Seascape ecology has been widely applied to seagrass meadows. However, seagrass meadows have been usually studied on a single spatial scale and monitored over a single driver of heterogeneity, with few assessments on the seascape structural evolution. All this creates gaps between the scientific data provided and those required by environmental managers in charge of seagrass conservation.
This study developed a new multidisciplinary approach based on the coupling of mapping techniques, particle flux, and biometric investigations in a Mediterranean Bay (Calvi Bay, Corsica), to assess the structural changes of Posidonia oceanica meadows subject to disturbances.
The results showed the dichotomous spatial evolution of natural and anchoring patches within the P. oceanica seascape and their disparities in terms of particle trapping, together leading to contrasted dynamics. It is highlighted that the smallest anchoring patch will take about 27 years to be recolonized while the biggest 60 years.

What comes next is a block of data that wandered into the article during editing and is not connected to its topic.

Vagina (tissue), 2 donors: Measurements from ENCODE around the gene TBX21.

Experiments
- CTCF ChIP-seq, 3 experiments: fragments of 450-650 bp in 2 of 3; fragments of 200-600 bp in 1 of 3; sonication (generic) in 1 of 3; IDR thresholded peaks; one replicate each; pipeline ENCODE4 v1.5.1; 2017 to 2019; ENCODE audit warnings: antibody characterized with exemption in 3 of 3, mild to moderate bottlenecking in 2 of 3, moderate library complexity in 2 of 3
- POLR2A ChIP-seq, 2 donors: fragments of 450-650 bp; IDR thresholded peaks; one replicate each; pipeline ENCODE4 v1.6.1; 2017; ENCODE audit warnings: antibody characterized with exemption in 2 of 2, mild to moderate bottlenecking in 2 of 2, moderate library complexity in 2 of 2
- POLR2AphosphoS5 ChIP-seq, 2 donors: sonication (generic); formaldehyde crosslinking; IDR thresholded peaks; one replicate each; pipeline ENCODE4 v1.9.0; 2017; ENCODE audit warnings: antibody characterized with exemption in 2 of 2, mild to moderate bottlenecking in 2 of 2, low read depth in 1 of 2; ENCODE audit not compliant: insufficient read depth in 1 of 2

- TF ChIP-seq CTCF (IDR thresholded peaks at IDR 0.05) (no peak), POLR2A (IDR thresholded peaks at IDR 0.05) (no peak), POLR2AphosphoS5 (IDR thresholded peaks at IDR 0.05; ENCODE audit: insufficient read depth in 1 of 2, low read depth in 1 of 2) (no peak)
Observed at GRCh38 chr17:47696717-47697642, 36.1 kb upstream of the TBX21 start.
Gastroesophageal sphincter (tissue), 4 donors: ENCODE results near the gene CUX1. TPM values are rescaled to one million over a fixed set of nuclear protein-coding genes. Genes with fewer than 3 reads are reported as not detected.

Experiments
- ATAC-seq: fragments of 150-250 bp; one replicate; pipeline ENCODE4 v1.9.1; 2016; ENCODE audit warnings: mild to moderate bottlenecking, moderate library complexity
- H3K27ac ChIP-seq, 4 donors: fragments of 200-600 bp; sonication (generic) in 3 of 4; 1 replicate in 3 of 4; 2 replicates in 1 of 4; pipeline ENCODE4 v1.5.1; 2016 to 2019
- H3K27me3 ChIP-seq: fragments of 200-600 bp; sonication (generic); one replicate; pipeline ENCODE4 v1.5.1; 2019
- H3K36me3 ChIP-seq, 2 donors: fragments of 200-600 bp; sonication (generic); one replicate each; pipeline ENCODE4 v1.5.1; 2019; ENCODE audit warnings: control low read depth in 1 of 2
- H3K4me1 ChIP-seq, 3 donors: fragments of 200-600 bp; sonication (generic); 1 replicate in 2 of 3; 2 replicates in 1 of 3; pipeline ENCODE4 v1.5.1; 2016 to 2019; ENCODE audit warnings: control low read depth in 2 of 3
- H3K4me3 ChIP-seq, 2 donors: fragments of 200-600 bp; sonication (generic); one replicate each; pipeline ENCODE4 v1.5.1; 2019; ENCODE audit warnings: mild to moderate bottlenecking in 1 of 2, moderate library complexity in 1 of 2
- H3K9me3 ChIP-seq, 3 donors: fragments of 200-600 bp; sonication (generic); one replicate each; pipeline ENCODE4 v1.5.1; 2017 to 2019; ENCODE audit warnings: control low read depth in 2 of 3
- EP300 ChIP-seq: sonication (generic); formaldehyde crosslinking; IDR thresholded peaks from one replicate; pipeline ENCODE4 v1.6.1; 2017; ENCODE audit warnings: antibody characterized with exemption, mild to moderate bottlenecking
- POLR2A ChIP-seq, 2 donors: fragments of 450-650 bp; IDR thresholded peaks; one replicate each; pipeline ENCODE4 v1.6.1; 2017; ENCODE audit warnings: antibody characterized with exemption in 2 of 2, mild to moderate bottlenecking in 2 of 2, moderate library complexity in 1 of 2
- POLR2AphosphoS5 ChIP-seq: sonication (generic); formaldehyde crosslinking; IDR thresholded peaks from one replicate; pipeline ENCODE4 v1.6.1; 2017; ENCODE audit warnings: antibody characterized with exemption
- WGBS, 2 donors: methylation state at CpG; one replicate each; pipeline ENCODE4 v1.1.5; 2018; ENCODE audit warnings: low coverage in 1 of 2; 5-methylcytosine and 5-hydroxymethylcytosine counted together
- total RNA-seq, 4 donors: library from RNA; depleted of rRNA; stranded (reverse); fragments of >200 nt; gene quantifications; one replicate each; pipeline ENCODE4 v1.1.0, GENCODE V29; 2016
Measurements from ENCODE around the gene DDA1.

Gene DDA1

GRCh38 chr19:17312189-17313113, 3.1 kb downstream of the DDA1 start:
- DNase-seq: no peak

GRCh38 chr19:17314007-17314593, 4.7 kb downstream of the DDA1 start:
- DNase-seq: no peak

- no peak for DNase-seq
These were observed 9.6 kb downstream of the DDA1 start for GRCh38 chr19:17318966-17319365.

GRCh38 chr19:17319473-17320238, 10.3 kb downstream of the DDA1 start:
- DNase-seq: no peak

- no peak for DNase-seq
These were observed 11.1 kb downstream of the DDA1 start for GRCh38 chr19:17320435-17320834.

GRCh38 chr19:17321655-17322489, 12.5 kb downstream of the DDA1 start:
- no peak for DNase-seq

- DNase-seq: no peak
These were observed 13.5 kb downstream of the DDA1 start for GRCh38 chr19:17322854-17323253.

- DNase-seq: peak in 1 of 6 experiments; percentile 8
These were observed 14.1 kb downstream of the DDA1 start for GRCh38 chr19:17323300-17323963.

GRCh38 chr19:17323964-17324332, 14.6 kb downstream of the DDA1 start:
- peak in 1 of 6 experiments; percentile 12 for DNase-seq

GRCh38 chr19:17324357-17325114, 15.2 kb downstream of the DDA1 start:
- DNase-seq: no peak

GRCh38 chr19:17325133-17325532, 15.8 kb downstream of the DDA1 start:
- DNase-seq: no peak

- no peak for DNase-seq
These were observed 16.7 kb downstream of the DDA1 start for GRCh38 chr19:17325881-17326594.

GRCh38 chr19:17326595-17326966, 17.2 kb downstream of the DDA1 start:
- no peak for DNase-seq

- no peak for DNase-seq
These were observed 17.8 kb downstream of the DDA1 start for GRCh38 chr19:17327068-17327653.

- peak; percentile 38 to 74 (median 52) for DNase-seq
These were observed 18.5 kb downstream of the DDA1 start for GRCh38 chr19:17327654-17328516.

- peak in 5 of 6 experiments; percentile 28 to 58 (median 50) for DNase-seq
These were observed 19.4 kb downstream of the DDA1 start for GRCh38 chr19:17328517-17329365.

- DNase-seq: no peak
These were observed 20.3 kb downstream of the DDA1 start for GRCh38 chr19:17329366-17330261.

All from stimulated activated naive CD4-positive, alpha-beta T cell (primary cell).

The authors suggest the utility of this new method to study the evolution of seagrass meadows at a large spatial scale.
Abadie et al. (2019) Structural changes of seagrass seascapes driven by natural and anthropogenic factors: A multidisciplinary approach. Frontiers in Ecology and Evolution 7:190.